Wednesday, 9 July 2014

The Chief Digital Officer is dead (or at least should be)

Felix sat back and congratulated himself on a job well done. He had been under pressure from activist investors telling him that he wasn’t doing enough in digital, so poaching Clarissa from a silicon valley-based tech giant was a real coup. She was a star performer – Stanford educated and a host of experiences working for tech start-ups, the last of which was acquired by Digital Megavendor inc. Felex knew he had to be seen as placing a bet on digital, but in his heart of hearts he still struggled to see the relevance to his logistics operations, his heavy machinery and some of the clients he worked with who still saw digital as something for their teenagers. As Chief Digital Officer, Clarissa would take care of digital. She would free up valuable time for the c-suite to get on with their real jobs and her appointment may just bump up the share price.

Clarissa joined with high expectations. Felix had made some pretty impressive statements about wanting to place digital at the heart of the company and transform the company by learning from the very best of the digital leaders. She was impressed with his drive and with the fact that whilst he clearly didn’t really understand digital, he wanted to hire a change agent to lead the company through this period of disruption.

A few months into her role, it dawned on Clarissa that her role was simply not set up for success. A host of powerful middle managers and even the CIO just didn’t seem to get it. They were so entrenched in their day jobs and fighting fires that she was never given the face time or the support that she needed. The budget and headcount that Felex had promised her had also failed to materialise, following disappointing quarterly results and a new drive to cut costs and maintain margin. In short she had a weak mandate and no real resources to get things done.

Clarissa’s story is certainly not indicative of every Chief Digital Officers role. Some CDOs are empowered change agents, revitalising and re-imagining the companies that they work for and where that is the case I am fully supportive of the role. But the danger I see in the rush towards creating a Chief Digital officer role is that in some organisations the role is either a parking lot to park all of the challenges that no one else wants to deal with, or a vanity title with little ability to drive real change.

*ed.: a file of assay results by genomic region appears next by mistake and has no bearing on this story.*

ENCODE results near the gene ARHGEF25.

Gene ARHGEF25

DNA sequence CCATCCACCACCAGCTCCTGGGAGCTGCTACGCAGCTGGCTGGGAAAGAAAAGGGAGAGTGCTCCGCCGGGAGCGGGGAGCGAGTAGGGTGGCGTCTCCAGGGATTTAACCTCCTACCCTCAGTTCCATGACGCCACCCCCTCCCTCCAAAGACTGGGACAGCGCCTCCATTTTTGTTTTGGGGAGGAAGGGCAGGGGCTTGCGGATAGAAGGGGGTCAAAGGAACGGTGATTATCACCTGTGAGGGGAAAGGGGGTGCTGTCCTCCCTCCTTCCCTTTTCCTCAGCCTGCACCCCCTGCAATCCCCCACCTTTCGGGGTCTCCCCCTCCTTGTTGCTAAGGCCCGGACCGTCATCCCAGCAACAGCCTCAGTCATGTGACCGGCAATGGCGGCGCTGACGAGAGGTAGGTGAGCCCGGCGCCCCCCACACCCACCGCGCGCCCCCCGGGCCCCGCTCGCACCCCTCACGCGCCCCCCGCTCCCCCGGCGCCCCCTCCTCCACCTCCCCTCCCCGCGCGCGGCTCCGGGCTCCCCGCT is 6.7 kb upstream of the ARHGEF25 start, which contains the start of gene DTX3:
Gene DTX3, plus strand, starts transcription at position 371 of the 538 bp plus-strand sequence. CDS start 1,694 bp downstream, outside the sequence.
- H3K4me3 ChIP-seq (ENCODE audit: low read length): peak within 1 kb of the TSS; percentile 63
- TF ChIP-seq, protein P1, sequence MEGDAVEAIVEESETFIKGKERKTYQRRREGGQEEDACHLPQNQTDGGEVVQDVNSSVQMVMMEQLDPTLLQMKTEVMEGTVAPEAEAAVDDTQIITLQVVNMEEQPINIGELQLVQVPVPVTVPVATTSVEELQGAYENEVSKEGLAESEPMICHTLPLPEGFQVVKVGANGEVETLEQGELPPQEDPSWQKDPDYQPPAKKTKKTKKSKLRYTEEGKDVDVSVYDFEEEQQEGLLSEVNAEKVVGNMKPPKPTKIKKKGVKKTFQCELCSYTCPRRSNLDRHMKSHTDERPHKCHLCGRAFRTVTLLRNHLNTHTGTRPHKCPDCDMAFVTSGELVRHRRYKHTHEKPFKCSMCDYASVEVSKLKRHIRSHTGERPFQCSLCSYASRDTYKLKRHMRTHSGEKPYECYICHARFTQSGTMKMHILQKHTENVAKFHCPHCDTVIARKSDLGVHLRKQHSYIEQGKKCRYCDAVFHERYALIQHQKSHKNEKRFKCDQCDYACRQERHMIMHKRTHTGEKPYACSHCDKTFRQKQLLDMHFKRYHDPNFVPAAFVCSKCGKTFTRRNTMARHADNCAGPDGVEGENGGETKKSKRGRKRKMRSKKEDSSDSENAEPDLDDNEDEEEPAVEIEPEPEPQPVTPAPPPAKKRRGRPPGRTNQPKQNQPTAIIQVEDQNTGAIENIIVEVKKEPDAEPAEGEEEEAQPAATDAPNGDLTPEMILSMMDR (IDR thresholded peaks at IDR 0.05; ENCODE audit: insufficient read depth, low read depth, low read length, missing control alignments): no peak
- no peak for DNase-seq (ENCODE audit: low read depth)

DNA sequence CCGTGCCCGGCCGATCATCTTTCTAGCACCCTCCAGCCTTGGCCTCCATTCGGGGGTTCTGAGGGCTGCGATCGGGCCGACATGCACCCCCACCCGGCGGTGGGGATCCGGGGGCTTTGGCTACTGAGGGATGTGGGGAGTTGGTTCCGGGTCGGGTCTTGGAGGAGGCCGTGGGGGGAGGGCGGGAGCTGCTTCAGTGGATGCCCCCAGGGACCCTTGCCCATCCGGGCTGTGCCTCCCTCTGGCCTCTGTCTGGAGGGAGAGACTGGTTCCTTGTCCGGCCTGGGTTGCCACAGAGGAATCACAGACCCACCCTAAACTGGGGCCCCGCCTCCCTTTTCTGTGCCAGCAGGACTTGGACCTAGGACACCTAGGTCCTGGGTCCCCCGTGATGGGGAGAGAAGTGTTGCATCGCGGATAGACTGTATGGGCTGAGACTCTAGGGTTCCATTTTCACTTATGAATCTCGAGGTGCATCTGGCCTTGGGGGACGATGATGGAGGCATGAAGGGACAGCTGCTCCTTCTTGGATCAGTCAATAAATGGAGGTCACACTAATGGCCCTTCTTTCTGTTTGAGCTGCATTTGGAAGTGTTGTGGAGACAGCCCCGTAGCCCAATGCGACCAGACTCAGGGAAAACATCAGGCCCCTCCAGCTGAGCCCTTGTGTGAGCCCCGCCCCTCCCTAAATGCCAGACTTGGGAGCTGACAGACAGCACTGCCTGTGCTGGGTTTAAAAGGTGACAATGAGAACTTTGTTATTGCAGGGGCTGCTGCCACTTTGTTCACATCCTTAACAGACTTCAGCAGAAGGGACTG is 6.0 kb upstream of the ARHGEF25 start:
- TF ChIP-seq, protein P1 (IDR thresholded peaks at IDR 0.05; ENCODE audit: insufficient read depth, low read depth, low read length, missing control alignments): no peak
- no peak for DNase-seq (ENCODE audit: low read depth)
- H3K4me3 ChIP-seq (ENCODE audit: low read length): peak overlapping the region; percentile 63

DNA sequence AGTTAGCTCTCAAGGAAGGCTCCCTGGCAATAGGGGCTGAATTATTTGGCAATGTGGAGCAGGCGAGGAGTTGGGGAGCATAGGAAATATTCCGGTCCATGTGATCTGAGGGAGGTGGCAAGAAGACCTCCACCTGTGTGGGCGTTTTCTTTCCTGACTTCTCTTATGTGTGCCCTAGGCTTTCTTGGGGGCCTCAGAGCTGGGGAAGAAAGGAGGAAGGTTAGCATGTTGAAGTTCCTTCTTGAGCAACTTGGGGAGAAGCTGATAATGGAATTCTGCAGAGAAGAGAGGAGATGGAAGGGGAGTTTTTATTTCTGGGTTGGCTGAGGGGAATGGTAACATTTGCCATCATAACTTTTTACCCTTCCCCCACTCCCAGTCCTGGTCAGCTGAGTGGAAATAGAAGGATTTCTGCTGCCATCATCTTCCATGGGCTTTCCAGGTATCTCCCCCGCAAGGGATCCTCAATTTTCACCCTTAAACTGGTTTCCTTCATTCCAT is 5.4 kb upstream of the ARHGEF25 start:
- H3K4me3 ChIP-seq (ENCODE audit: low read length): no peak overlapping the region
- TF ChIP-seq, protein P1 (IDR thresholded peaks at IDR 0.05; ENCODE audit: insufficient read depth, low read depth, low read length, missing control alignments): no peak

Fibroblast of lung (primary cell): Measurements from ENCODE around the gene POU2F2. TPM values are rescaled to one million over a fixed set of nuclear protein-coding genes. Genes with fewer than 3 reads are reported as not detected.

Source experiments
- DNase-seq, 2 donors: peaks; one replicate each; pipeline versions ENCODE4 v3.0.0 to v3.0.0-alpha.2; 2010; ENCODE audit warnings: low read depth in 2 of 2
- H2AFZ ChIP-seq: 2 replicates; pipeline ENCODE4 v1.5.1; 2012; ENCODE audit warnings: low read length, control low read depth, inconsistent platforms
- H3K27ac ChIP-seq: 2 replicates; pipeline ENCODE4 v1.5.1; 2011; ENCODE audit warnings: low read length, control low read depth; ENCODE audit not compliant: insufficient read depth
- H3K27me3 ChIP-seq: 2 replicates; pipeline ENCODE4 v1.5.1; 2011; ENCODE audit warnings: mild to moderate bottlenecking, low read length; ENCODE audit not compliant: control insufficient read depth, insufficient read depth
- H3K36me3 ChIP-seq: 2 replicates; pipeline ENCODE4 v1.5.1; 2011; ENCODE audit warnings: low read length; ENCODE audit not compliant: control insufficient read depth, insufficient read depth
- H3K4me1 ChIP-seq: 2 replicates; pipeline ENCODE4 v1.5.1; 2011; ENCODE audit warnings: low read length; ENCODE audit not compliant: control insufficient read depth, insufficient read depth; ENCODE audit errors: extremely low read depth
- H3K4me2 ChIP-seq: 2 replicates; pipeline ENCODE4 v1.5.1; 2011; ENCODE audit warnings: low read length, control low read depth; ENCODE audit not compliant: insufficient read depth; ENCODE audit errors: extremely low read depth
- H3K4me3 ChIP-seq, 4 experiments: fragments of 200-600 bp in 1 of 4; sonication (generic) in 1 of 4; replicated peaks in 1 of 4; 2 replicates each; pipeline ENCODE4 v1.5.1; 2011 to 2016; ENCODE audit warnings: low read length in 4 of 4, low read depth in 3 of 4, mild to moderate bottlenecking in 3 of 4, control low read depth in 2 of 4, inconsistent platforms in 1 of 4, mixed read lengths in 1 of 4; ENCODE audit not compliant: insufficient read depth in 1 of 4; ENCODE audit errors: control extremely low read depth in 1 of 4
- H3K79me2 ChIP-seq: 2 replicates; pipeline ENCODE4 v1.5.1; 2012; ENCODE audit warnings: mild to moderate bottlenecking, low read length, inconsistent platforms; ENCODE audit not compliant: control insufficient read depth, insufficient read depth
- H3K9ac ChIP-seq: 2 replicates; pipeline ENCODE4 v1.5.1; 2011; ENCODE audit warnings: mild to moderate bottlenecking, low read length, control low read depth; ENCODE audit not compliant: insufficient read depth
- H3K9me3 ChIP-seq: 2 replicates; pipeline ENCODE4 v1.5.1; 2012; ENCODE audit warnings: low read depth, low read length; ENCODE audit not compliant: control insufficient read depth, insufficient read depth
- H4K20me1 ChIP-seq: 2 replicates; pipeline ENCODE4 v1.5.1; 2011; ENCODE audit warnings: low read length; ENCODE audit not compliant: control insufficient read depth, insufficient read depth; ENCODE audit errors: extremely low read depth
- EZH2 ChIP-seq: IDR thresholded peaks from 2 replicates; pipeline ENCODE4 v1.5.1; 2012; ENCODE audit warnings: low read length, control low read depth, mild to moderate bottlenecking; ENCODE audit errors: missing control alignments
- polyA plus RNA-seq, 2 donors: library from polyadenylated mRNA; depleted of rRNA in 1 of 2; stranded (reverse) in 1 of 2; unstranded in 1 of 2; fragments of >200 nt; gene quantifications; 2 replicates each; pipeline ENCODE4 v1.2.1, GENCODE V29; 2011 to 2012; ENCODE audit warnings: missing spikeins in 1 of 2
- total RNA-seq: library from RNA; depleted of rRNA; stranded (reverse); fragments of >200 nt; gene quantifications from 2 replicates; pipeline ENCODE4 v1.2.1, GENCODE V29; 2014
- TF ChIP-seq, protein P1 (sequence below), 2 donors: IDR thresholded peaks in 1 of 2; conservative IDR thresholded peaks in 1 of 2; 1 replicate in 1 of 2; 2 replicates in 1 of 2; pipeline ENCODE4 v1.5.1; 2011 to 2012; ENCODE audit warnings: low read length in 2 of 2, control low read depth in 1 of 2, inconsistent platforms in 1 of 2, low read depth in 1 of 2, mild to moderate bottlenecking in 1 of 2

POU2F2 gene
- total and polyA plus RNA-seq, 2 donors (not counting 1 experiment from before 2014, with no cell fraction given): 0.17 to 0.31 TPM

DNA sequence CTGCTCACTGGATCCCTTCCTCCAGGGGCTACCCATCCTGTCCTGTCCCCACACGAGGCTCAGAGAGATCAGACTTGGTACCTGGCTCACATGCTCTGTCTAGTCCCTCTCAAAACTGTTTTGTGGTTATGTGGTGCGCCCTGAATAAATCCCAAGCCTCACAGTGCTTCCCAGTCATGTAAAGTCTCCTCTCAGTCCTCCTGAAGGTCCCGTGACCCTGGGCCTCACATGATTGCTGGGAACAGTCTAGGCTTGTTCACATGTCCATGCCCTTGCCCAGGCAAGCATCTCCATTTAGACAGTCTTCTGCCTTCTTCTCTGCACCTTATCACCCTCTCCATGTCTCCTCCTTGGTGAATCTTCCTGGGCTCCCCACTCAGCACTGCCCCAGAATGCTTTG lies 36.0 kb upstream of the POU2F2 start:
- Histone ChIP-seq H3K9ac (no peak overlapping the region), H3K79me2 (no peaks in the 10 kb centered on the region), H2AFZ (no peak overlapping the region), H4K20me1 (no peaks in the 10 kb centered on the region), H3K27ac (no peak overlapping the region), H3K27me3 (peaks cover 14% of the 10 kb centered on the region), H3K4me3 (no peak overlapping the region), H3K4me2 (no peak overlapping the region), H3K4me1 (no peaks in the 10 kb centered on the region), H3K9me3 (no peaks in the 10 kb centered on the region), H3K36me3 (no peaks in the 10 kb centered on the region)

The impact of digital to an organisation is top to bottom – from strategy to customer engagement, operations, risk and tax. Digital should therefore be everyone’s job. If the role of the CDO is to incubate and infuse digital thinking and new ways of working across the company then the mark of success should be when the role is no longer needed.

Friday, 28 March 2014

10 bumps in the road of a digital transformation

So your CEO is now enthused by digital transformation? You have a new head of digital, a clear vision and strategy for how to digitise and transform different aspects of your business (from your business model and customer interactions to your supply chain and operations). You’re taking customer-centricity seriously, consuming computing power from the cloud, building in sprints, failing fast, iterating; following everything that the web companies are doing.

Unfortunately success is far from guaranteed. There will be a number of bumps along the road ahead... some of them obvious, some of them less so. Let me give you a quick flavour of 10 of the challenges that you should at least be thinking about:

1. Changing expectations and lack of exec alignment – I worked with a client recently and did a quick and unscientific survey of their exec. Around a third wanted to be extremely disruptive and innovative with digital, a third wanted to raise the bar and get to the level of their closest competitor, a third simply wanted to do the basics and nothing else. It goes without saying but in any major program exec alignment is crucial. In major digital programs, this seems to be even more the case due to the speed at which new technology, consumer expectations and market dynamics are changing and vast differences in what can be achieved (see my post on “digital channel shift vs digital paradigm shift”).

2. Consumer apathy / consumer backlash – if you build it, they might not come. Worst still, they might react angrily. Countless, well-meaning digital PR programs have provoked consumer rage from fury over utilities bills at a UK Utility, to “upper class jibes” at Waitrose to  anger at changing pricing at Netflix. Simply digitising content and blasting it out to social networks and apps is a sure-fire way to wasting your investment. Building customer attention let alone engagement is difficult. It’s essential to maintain a razor sharp focus on customer needs and the journeys that they go through. These can be used as a compass to guide investment decisions and focus during a digital transformation program.